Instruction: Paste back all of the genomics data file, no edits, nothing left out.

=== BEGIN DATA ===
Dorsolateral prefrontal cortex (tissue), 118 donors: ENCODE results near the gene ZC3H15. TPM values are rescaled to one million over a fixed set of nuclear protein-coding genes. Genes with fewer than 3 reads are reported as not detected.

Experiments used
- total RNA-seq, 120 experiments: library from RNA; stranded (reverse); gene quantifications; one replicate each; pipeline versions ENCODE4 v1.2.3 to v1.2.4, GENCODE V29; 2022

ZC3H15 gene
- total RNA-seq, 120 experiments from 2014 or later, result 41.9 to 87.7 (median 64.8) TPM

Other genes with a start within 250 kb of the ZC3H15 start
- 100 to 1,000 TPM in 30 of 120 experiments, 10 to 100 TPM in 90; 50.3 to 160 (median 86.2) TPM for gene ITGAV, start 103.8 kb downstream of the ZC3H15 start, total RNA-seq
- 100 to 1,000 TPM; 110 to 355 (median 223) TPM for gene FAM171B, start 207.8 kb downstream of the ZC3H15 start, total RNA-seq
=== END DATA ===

Dorsolateral prefrontal cortex (tissue), 118 donors: ENCODE results near the gene ZC3H15. TPM values are rescaled to one million over a fixed set of nuclear protein-coding genes. Genes with fewer than 3 reads are reported as not detected.

Experiments used
- total RNA-seq, 120 experiments: library from RNA; stranded (reverse); gene quantifications; one replicate each; pipeline versions ENCODE4 v1.2.3 to v1.2.4, GENCODE V29; 2022

ZC3H15 gene
- total RNA-seq, 120 experiments from 2014 or later, result 41.9 to 87.7 (median 64.8) TPM

Other genes with a start within 250 kb of the ZC3H15 start
- 100 to 1,000 TPM in 30 of 120 experiments, 10 to 100 TPM in 90; 50.3 to 160 (median 86.2) TPM for gene ITGAV, start 103.8 kb downstream of the ZC3H15 start, total RNA-seq
- 100 to 1,000 TPM; 110 to 355 (median 223) TPM for gene FAM171B, start 207.8 kb downstream of the ZC3H15 start, total RNA-seq